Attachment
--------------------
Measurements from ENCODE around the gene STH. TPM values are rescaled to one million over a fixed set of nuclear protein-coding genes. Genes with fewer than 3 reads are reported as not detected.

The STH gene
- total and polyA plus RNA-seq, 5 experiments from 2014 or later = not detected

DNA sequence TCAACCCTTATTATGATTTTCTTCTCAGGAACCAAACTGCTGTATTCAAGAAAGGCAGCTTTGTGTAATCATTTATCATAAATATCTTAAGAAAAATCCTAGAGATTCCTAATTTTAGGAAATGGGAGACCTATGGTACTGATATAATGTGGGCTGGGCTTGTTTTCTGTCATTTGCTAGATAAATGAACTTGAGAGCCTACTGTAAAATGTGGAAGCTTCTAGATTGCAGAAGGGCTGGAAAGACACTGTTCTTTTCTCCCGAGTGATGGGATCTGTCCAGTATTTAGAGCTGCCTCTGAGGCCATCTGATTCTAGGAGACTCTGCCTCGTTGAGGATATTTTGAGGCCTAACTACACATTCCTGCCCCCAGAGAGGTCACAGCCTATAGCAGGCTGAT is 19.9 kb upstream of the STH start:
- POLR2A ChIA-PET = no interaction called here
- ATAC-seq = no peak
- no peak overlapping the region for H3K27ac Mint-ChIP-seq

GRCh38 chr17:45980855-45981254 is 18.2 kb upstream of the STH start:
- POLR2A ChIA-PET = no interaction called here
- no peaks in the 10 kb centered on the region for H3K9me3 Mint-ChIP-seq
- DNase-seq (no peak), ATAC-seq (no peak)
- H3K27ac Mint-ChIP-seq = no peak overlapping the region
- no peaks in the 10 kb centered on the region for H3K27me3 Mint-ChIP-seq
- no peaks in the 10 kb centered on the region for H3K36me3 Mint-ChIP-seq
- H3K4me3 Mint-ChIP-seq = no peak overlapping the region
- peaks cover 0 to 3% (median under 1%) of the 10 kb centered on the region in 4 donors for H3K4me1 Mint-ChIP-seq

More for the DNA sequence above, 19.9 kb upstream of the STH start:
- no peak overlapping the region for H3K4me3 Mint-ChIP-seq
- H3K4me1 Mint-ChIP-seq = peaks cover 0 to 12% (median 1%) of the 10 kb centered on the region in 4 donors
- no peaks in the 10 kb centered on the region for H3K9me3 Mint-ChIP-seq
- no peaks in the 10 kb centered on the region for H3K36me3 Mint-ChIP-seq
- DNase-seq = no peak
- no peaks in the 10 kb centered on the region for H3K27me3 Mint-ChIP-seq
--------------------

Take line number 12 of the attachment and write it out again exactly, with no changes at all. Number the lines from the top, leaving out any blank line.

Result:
- H3K27ac Mint-ChIP-seq = no peak overlapping the region